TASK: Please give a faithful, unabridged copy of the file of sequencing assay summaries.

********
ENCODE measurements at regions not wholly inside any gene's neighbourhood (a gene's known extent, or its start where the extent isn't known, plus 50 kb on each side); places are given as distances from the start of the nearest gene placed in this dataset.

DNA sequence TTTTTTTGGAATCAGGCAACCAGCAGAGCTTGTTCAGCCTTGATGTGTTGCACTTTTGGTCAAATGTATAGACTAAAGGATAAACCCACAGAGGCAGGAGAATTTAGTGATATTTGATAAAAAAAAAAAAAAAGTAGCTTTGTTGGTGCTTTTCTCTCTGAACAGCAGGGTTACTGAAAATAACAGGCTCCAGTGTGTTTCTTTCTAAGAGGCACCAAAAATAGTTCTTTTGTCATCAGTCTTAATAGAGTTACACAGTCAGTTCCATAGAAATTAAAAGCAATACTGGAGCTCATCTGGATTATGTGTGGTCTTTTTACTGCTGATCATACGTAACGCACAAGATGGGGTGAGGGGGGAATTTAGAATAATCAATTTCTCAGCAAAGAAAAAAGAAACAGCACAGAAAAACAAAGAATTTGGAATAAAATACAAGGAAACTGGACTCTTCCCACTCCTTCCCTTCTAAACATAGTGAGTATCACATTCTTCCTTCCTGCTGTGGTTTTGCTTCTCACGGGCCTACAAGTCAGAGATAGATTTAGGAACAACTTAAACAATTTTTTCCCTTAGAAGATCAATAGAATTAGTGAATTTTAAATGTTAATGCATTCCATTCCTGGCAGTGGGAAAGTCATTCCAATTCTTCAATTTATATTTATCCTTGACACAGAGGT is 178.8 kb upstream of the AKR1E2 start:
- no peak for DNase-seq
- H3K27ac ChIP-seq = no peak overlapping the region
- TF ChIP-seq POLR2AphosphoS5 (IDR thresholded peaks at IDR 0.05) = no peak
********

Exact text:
ENCODE measurements at regions not wholly inside any gene's neighbourhood (a gene's known extent, or its start where the extent isn't known, plus 50 kb on each side); places are given as distances from the start of the nearest gene placed in this dataset.

DNA sequence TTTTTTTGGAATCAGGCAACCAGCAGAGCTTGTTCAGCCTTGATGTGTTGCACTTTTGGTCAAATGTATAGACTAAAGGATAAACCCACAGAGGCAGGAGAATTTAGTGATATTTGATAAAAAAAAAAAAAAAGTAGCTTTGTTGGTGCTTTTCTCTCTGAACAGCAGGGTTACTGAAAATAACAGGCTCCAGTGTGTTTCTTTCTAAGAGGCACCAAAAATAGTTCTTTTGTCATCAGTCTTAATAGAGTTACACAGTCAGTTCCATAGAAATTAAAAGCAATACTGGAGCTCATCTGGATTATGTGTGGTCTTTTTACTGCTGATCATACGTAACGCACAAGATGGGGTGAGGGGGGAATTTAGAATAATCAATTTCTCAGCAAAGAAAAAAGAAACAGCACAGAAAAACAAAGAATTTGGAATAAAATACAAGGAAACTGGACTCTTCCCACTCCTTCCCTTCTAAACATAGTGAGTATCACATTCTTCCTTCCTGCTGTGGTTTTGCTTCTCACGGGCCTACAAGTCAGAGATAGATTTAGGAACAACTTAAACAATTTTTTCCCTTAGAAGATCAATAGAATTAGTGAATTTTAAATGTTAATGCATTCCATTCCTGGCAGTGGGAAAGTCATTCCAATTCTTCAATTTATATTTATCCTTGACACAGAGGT is 178.8 kb upstream of the AKR1E2 start:
- no peak for DNase-seq
- H3K27ac ChIP-seq = no peak overlapping the region
- TF ChIP-seq POLR2AphosphoS5 (IDR thresholded peaks at IDR 0.05) = no peak